Grain markets waiting for direction: Grain market daily

Friday, 12 March 2021

Market commentary

  • UK feed wheat futures (May-21) closed at £204.25/t yesterday, down £0.75/t. This is a far smaller fall than US and Paris wheat futures. It’s likely linked to a rise in Chicago maize futures because of uncertainty about South American production.
  • Paris wheat futures fell yesterday after Egypt bought Romanian, rather than French, wheat in its first tender for over a month. US prices closed lower as forecast rain could support winter wheat crops as they emerge from dormancy.
  • New crop (Nov-21) Paris rapeseed futures set another new contract high yesterday, rising €8.25/t to close at €446.50/t. This equates to approximately £382/t (Refintiv). Tight old crop supplies globally and expectations for only a slightly bigger European crop in 2021 are supporting prices.
  • If you missed our Spring Grain Market Outlook webinar on Tuesday, you can catch up by listening to the podcast. We talk about the key drivers for global and domestic markets, the path for fuel, fertiliser and interest rates, and the future of farm policy.

Helen Plant

Senior Analyst - cereals & oilseeds

Grain markets waiting for direction

Global grain prices have been relatively stable since mid-January. Markets are waiting for more insight into the South American maize crops. Old crop prices are shown below but new crop prices are following a similar pattern, albeit at a lower level. Despite several estimates being released this week, we’re no closer yet to knowing the size of these crops.

This season, the stocks of wheat and maize in major exporting countries are expected to fall to their lowest levels for several years. These forecasts include relatively large maize crops from South America. If the South American crops are smaller than these forecasts, stocks of both wheat and maize could be even smaller.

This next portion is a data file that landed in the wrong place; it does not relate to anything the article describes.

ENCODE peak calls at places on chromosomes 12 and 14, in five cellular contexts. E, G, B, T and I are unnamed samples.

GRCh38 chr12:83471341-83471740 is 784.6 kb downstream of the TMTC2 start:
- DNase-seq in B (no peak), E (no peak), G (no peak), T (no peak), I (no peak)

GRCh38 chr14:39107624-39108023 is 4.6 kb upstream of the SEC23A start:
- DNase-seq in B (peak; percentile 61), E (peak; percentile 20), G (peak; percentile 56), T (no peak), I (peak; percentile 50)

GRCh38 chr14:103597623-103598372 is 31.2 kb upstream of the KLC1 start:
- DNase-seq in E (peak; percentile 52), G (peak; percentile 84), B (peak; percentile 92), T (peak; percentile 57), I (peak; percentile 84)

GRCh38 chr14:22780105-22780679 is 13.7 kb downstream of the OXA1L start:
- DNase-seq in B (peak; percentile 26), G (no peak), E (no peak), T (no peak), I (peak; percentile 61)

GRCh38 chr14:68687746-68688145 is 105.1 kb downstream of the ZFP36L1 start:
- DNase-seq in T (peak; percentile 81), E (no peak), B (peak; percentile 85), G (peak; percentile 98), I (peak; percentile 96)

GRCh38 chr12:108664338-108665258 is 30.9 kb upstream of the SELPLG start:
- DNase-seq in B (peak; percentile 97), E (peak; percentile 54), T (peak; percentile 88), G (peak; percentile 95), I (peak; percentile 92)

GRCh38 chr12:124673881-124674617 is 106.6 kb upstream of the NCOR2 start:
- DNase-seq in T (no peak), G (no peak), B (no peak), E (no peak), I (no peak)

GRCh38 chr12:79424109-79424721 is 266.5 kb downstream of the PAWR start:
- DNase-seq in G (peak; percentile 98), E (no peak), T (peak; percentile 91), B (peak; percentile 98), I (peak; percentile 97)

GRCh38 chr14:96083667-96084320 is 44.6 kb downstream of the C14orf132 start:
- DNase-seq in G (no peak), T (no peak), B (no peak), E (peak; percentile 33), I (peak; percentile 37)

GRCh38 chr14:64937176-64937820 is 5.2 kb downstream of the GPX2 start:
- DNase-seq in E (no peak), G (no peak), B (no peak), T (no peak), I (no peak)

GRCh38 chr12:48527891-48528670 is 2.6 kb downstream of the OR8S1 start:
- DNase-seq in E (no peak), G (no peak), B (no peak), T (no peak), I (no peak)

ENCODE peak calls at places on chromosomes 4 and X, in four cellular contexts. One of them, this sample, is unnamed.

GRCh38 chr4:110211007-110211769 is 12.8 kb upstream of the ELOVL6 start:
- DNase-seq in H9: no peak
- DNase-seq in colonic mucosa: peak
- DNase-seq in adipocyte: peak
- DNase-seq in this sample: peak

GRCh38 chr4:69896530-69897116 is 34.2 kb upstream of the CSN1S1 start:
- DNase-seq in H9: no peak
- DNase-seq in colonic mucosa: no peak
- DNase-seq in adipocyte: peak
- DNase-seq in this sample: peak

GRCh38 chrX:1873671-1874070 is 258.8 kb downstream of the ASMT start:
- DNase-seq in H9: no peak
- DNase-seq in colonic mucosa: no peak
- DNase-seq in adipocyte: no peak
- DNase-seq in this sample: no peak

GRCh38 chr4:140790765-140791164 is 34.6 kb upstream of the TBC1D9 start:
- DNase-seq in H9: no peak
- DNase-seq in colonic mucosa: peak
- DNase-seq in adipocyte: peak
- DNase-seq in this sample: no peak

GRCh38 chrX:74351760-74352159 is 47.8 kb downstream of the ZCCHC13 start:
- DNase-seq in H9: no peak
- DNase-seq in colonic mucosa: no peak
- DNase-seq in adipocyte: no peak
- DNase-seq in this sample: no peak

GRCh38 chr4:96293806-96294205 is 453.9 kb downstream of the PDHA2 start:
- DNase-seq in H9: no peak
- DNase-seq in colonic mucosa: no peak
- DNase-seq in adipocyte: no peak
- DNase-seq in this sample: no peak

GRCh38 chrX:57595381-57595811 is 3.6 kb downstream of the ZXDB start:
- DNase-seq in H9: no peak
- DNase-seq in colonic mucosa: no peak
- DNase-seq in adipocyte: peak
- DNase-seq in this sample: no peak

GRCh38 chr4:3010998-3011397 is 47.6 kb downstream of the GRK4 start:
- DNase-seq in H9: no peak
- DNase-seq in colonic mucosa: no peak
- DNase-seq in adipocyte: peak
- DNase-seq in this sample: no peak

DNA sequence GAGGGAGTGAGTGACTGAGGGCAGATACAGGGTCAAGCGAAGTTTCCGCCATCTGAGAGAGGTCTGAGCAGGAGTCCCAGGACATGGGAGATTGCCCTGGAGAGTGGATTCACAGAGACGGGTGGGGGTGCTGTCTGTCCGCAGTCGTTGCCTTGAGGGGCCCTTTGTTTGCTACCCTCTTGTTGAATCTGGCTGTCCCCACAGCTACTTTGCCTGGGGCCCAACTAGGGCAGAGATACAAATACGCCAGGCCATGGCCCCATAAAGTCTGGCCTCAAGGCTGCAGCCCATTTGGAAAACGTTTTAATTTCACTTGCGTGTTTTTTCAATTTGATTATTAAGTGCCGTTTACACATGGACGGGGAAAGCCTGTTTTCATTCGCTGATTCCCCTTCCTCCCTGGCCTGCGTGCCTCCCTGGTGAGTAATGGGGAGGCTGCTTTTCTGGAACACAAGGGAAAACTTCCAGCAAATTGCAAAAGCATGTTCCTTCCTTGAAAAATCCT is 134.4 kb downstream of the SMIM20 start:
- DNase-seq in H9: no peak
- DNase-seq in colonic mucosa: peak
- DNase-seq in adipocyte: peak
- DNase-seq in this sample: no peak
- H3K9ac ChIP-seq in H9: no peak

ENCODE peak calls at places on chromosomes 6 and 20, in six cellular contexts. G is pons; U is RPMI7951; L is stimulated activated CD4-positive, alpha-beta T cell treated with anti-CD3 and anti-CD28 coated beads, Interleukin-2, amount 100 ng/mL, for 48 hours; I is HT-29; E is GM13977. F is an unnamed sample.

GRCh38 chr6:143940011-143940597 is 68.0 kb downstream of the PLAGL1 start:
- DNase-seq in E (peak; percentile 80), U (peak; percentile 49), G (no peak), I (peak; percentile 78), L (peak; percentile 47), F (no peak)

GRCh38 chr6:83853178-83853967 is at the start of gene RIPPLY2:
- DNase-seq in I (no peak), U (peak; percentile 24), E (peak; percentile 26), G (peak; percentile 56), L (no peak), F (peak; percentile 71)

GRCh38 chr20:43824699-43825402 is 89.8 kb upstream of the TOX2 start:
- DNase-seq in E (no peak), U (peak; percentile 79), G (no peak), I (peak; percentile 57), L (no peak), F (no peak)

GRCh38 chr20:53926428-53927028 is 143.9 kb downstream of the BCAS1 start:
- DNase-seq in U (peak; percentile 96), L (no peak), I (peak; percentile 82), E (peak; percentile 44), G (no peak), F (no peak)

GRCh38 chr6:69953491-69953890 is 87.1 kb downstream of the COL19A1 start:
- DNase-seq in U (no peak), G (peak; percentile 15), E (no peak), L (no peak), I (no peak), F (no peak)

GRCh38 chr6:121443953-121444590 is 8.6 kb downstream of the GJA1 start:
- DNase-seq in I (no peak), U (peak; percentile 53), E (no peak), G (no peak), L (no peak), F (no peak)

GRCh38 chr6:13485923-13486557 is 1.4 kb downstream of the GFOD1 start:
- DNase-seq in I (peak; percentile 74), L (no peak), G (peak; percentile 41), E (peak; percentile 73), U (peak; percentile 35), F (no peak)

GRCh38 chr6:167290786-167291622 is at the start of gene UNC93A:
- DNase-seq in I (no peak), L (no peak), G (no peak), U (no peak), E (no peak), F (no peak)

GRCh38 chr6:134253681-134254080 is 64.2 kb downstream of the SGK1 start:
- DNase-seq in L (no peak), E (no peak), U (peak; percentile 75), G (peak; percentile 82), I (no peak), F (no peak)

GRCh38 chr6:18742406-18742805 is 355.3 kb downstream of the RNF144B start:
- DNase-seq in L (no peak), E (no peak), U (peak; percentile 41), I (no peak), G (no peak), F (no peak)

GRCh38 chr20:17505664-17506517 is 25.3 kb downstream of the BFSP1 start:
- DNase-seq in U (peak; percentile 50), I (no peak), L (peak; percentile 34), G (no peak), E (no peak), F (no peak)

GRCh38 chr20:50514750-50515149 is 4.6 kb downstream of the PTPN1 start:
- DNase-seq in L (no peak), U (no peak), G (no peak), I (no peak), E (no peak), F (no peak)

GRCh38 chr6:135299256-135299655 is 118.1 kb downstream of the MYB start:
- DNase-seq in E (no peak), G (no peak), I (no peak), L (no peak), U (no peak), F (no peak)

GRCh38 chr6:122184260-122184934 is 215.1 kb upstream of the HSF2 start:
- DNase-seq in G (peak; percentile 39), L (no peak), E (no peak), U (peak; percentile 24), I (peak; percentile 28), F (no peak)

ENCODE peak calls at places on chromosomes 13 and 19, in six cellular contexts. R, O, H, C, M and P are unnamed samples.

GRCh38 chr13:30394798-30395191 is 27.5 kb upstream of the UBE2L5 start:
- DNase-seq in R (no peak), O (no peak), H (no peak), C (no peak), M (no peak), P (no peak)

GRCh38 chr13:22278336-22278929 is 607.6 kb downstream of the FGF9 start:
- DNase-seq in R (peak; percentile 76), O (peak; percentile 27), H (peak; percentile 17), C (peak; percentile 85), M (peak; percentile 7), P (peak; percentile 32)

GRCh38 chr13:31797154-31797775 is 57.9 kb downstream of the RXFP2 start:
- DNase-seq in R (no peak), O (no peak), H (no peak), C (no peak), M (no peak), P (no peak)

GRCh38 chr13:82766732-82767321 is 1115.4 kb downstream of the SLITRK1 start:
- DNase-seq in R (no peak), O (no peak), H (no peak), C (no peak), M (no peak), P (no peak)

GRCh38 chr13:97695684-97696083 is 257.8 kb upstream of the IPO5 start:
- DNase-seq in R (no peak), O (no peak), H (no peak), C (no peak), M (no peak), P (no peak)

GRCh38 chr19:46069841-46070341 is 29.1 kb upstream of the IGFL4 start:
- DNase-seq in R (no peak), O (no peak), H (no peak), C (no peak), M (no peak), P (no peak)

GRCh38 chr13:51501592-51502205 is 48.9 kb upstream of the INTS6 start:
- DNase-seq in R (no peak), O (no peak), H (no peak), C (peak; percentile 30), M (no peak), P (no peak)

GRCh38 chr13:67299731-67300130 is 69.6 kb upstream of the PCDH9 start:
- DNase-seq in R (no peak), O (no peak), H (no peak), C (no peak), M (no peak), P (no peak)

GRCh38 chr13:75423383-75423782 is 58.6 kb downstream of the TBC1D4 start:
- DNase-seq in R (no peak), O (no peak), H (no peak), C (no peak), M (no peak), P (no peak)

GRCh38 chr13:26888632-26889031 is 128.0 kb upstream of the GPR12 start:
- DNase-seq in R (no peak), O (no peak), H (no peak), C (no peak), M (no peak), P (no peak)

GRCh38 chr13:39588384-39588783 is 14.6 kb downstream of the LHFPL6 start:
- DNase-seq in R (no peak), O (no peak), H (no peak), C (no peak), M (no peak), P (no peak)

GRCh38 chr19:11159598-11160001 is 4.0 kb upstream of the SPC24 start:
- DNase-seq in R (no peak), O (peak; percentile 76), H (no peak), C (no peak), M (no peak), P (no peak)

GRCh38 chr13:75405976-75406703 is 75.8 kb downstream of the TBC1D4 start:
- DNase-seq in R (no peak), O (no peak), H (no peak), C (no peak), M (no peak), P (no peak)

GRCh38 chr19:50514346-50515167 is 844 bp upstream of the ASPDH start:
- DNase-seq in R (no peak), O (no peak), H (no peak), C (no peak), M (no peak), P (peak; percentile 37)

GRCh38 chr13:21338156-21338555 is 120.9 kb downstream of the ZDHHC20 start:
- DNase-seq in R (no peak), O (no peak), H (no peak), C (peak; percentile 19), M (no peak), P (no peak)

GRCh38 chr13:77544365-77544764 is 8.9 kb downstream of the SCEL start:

What’s the latest?

Yesterday, the Brazilian government agency Conab increased its forecast for the total maize production by 2.6Mt. This is because Brazilian farmers intend to respond to high global prices and plant a larger area to Safrinha maize. The Safrinha or second crop is planted after the soyabean harvest.

At 108.1Mt, the latest Conab estimate is 5.5Mt above last year’s crop. It is also only 0.9Mt behind the latest USDA forecast, released on Wednesday.

But, the Safrinha crops are being planted late because the soyabean harvest is late. So there is a higher risk of dry weather when the Safrinha crops reach their key yield forming growth stages. Crops were also planted very late in 2015 and 2011. In 2015 rainfall during April and May was good and Safrinha yields were high. But, in 2011 lower April rainfall cut yields and crop sizes.

Meanwhile, there are mixed views on the impact of renewed dry weather on maize crops in Argentina.

On Wednesday, the Rosario Grain Exchange kept its forecast at 48.5Mt, 1.0Mt above the latest USDA forecast. Rosario said soil moisture in the west of the country is supporting later sown crops, which are still at critical growth stages. In contrast, the Buenos Aries Grain Exchange (BAGE) cut 1.0Mt from its forecast yesterday, to 45.0Mt due to the dry weather.

Where next?

At higher prices, this sort of stability doesn’t usually last long; it’s more common at lower prices. This unusual stability could last a little longer but I think it’s unlikely to last too long. This is because more and more information will be released as we move through the spring.

Although the Brazilian crops won’t be harvested until the middle of 2021, the results of the Argentinian harvest will soon start to emerge. We’ll also start to focus on Northern Hemisphere planting. The USDA releases the results of its survey of US farmers’ planting intentions on 31 March. The USDA also starts reporting crop progress and conditions weekly from 5 April.

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